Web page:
If you did not rate the movie 'excellent,' please indicate why you did not?

Female, 18-20: "More Sting!"
Female, 25-29: "I don't have the patience fro childlike fantasy films; it reminds me of a bad dream."
Female, 30-34: "Disjointed, disgusting. Were the writers on drugs?"
Female, 25-29: "Wee bit too long. (I can sit through Wagner, so I can sit through anything!")

Why did you rate the ending the way you did?

Male, 25-29: "The hero should always get laid at the end, like James Bond."
Male, 18-20: "After the first three hours, I didn't care."
Male, 21-24: "Movie did not appear like to wanted to end."
Male, 45-49: "Everyone concerned about opening gates when there were huge holes in the walls. Made no sense."
Male, 25-29: "I was expecting one of Gilliam's depressing endings."

Extraneous comments:

Female, 21-24: "The little girl kept saying 'Look!' so many times. It was very redundant."
Male, 21-24: "Don't change it. Will there be a sequel?"
Male, 21-24: "Poor man's Sinbad. Dream sequences are cop outs."
Male 25-29: "I have better real life sci-fi story; if interested, call Tass, 352-XXXX Days."
Male, 18-20: "Turkish women are NOT so fat!"

Who was your favorite character?

Female, 21-24: "The one who kept saying, 'What did you say?'"
Male, 21-24: "The runner. I like senility in a character."

What, if anything, did you find confusing about the movie?"

Male, 21-24: "If there are no virgins left, wasn't the little girl a virgin?"
Female, 21-24: "It was difficult to understand why the Baron was young at times and old at others & why was he alive if he died?"
Male, 18-20: "If the goddess' breasts were really that firm."

Would you take your children to see this film?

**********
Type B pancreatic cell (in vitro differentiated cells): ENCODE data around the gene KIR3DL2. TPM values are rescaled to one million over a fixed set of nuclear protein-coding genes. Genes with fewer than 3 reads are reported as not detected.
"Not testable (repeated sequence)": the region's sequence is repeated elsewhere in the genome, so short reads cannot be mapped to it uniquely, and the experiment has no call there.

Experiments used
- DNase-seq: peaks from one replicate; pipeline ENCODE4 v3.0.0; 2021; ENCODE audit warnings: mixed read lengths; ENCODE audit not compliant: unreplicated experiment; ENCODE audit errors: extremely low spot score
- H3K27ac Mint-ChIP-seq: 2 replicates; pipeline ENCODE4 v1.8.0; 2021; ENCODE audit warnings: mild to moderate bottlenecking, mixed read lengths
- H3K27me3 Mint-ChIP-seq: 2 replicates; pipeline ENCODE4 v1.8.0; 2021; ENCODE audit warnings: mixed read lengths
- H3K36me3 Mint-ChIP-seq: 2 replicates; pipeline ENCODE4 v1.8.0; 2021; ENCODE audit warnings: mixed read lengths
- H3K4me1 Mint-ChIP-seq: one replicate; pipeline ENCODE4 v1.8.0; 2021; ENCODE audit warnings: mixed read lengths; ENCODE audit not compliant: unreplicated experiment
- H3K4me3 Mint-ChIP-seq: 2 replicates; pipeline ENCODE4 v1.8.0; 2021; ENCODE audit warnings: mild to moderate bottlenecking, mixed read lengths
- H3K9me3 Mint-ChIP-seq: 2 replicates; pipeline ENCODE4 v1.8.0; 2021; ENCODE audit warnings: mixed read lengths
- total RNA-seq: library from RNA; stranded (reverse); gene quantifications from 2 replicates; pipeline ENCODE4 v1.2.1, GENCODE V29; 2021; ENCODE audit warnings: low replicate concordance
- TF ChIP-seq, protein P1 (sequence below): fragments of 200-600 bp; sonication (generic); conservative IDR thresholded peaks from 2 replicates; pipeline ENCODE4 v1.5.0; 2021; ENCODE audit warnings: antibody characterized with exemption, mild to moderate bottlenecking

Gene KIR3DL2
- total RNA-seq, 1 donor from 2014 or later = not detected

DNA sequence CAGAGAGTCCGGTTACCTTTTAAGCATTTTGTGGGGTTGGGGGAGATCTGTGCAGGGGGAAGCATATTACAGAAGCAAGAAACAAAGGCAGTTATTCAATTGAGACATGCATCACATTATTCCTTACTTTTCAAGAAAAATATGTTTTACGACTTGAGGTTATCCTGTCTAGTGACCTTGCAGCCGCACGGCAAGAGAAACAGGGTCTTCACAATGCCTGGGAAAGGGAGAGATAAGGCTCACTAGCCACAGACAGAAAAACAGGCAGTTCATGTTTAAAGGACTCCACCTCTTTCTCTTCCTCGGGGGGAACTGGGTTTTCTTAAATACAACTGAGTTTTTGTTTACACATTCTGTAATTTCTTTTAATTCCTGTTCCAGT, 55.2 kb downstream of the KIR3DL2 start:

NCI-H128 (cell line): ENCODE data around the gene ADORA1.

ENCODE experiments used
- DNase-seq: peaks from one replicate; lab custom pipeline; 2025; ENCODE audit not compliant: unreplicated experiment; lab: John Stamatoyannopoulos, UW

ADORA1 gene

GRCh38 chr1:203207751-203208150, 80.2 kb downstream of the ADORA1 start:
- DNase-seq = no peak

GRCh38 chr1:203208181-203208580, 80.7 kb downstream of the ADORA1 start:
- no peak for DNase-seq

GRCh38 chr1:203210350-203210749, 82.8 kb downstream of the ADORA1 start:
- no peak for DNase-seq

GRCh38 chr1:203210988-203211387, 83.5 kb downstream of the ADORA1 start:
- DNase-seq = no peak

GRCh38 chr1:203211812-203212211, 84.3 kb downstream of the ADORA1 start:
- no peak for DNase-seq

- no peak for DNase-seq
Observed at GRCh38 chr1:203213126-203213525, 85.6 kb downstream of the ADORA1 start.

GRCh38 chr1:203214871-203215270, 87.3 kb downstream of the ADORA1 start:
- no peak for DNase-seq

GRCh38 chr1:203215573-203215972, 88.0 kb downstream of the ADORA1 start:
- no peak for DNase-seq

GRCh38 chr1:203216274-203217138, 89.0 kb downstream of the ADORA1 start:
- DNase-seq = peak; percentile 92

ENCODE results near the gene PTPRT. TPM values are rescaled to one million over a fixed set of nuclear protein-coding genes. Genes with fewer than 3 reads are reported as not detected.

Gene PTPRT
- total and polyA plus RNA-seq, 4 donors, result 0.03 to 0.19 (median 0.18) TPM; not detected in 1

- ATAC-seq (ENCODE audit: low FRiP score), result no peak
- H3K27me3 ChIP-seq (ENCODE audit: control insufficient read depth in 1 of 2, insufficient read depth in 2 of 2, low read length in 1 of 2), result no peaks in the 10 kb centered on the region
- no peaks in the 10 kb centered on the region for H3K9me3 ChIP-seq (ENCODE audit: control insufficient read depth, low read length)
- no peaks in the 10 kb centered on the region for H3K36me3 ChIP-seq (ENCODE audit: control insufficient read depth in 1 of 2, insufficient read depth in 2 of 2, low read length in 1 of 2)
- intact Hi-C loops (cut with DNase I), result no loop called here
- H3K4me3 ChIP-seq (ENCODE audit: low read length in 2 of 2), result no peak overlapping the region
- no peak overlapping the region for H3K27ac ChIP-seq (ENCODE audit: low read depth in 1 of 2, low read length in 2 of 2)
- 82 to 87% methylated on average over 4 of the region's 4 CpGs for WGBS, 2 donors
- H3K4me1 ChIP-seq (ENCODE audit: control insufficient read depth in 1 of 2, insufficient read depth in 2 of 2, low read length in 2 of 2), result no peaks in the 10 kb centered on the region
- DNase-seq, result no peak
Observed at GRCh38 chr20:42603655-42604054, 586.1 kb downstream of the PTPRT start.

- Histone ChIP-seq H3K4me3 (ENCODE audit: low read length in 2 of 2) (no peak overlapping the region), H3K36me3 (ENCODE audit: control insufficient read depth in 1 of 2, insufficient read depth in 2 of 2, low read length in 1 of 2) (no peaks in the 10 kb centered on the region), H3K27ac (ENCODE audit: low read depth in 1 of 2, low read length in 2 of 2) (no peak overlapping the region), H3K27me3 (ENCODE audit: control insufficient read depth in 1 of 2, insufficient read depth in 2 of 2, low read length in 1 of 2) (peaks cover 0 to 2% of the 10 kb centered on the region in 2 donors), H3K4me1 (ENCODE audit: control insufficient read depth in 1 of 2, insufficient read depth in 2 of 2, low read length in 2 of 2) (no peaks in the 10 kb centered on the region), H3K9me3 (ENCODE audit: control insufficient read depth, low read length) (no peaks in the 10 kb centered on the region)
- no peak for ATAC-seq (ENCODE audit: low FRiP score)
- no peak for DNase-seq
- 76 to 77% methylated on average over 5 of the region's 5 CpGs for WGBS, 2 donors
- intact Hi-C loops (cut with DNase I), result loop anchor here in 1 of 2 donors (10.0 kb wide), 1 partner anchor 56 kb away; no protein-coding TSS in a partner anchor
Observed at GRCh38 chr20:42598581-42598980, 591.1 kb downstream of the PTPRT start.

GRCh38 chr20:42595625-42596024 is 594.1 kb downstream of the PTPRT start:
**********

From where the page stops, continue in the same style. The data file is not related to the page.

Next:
Male, 18-20: "No, might scare them from going to the movies in the future."

Out of the 738 respondents who answered the questions, "Do you have children in your household between 5-12?" only 1 out of 7 replied 'yes." The Long Island parents appeared more concerned about the movie's violence and risque material. Though most weren't parents, many in the audience categorized the film as "a children's film."

Because Sting had been mentioned on a flier passed out to audience members, there was a very vocal response from young people demanding to know why he was in only one scene. Their disappointment may have skewed their responses, since their negative ratings on the film as a whole were very high.

In conclusion, the research suggested that tightening the film, particularly in the beginning before the real Baron is introduced, "would likely enhance both the comedy and sense of action/adventure."

"Furthermore," the report continued, "trims in some of the most memorable sequences ... such as the 'real harem,' on the Moon, with Vulcan and in the fish would make these sequences stand out even more."

Note was made in the report that evidently none of the members who took part in focus groups had ever heard of the character of Baron Munchausen.

For Related Articles on THE ADVENTURES OF BARON MUNCHAUSEN by David Morgan:

  • "MUNCHAUSEN At The Starting Gate" — September 1987 interview with Gilliam, before the madness set in

  • "The Mad Adventures Of Terry Gilliam" — On Location at Cinecitta (Sight & Sound Magazine, Autumn 1988)

  • The "Real" Baron — What do you do if you embezzle from royalty and flee the country? You write a book about a Baron who tells bigger lies than you do

  • Script Development — Analysis of Gilliam and McKeown's screenplay

  • "Shout For Your City!" — Even cities under siege need bureaucrats

  • Interview With Eric Idle — The fellow Python talks on the set about surviving a Gilliam shoot

  • Composer Michael Kamen on MUNCHAUSEN (1998)

  • Publicity — How do you sell a film about a character no one in the States had ever heard of?

  • Litigation — Losing millions of dollars at the box office is no guard against people suing

  • Essay — Cover notes for the Criterion Collection's 1992 special edition laserdisc

    copyright 1992, 2009 by David Morgan
    All rights reserved.